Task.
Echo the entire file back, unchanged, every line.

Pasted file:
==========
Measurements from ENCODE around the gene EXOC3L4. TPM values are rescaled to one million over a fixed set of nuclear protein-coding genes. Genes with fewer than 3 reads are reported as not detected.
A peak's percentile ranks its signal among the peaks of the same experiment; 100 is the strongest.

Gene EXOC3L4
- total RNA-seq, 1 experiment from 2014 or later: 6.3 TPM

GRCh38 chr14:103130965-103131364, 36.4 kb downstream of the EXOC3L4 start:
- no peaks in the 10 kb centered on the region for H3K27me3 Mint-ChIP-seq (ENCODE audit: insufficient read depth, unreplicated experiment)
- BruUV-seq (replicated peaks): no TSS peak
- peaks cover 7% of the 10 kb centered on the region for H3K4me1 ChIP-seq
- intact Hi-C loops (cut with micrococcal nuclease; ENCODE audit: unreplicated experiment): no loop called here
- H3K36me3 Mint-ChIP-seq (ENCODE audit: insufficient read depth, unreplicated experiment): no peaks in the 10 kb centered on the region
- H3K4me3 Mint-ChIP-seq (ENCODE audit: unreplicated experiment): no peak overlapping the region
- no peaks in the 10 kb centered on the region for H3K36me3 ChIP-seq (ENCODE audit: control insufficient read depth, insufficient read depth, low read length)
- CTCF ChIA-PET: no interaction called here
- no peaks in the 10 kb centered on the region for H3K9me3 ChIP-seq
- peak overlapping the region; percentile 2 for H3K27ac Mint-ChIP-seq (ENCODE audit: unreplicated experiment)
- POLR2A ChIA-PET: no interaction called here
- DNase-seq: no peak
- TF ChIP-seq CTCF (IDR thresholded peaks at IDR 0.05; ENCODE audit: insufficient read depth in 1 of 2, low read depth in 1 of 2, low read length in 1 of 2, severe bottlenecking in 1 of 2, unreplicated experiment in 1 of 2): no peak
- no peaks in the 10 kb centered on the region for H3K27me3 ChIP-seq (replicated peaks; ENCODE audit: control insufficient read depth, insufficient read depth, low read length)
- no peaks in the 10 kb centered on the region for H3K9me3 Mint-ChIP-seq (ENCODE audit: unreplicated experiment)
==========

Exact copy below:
Measurements from ENCODE around the gene EXOC3L4. TPM values are rescaled to one million over a fixed set of nuclear protein-coding genes. Genes with fewer than 3 reads are reported as not detected.
A peak's percentile ranks its signal among the peaks of the same experiment; 100 is the strongest.

Gene EXOC3L4
- total RNA-seq, 1 experiment from 2014 or later: 6.3 TPM

GRCh38 chr14:103130965-103131364, 36.4 kb downstream of the EXOC3L4 start:
- no peaks in the 10 kb centered on the region for H3K27me3 Mint-ChIP-seq (ENCODE audit: insufficient read depth, unreplicated experiment)
- BruUV-seq (replicated peaks): no TSS peak
- peaks cover 7% of the 10 kb centered on the region for H3K4me1 ChIP-seq
- intact Hi-C loops (cut with micrococcal nuclease; ENCODE audit: unreplicated experiment): no loop called here
- H3K36me3 Mint-ChIP-seq (ENCODE audit: insufficient read depth, unreplicated experiment): no peaks in the 10 kb centered on the region
- H3K4me3 Mint-ChIP-seq (ENCODE audit: unreplicated experiment): no peak overlapping the region
- no peaks in the 10 kb centered on the region for H3K36me3 ChIP-seq (ENCODE audit: control insufficient read depth, insufficient read depth, low read length)
- CTCF ChIA-PET: no interaction called here
- no peaks in the 10 kb centered on the region for H3K9me3 ChIP-seq
- peak overlapping the region; percentile 2 for H3K27ac Mint-ChIP-seq (ENCODE audit: unreplicated experiment)
- POLR2A ChIA-PET: no interaction called here
- DNase-seq: no peak
- TF ChIP-seq CTCF (IDR thresholded peaks at IDR 0.05; ENCODE audit: insufficient read depth in 1 of 2, low read depth in 1 of 2, low read length in 1 of 2, severe bottlenecking in 1 of 2, unreplicated experiment in 1 of 2): no peak
- no peaks in the 10 kb centered on the region for H3K27me3 ChIP-seq (replicated peaks; ENCODE audit: control insufficient read depth, insufficient read depth, low read length)
- no peaks in the 10 kb centered on the region for H3K9me3 Mint-ChIP-seq (ENCODE audit: unreplicated experiment)